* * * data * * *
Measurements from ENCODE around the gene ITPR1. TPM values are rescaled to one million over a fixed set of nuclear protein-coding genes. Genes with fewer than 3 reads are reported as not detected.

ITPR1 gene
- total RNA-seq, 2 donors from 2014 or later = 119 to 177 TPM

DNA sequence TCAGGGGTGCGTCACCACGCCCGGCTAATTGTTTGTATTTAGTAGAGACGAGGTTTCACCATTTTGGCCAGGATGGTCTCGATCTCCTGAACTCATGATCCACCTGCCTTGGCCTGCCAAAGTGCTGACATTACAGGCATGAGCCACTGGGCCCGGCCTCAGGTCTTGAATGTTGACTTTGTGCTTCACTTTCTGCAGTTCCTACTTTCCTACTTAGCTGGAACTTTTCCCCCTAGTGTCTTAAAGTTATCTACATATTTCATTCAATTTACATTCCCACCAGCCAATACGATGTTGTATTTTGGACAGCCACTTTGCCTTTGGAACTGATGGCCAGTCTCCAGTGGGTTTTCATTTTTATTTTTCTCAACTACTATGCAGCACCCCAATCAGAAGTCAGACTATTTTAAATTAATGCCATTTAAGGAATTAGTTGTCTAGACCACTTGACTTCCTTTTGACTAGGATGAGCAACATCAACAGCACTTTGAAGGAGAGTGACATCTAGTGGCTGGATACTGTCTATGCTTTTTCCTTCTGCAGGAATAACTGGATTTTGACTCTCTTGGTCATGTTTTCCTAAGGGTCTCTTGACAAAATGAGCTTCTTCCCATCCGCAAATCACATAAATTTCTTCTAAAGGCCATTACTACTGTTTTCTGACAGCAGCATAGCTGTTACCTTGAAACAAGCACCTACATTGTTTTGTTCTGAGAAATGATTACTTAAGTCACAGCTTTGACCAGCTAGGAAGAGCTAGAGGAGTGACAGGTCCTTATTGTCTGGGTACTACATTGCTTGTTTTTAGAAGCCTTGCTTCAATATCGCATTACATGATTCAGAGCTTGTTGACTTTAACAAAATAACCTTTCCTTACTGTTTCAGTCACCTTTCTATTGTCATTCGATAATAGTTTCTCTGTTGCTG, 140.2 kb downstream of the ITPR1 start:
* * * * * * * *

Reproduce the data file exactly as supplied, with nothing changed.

Measurements from ENCODE around the gene ITPR1. TPM values are rescaled to one million over a fixed set of nuclear protein-coding genes. Genes with fewer than 3 reads are reported as not detected.

ITPR1 gene
- total RNA-seq, 2 donors from 2014 or later = 119 to 177 TPM

DNA sequence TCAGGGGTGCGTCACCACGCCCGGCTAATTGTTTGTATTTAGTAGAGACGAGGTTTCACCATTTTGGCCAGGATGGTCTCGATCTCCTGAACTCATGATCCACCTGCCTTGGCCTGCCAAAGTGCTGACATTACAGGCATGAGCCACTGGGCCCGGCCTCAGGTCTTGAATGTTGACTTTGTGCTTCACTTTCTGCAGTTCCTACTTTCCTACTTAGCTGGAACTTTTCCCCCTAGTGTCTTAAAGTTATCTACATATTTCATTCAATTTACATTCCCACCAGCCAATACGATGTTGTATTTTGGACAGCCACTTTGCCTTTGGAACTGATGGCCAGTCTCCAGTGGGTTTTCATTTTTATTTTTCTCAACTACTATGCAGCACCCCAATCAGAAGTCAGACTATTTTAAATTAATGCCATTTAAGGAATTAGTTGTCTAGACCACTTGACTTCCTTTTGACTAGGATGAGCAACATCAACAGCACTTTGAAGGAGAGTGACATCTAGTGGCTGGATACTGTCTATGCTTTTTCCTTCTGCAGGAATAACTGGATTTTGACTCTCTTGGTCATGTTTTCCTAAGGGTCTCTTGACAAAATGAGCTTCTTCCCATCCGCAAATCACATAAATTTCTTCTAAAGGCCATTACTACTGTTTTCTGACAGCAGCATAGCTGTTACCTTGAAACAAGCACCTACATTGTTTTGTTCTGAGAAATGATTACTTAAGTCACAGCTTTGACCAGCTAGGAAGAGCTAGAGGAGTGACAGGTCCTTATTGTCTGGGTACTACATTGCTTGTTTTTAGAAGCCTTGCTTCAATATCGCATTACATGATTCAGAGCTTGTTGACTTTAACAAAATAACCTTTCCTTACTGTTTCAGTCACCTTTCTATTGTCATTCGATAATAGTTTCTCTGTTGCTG, 140.2 kb downstream of the ITPR1 start: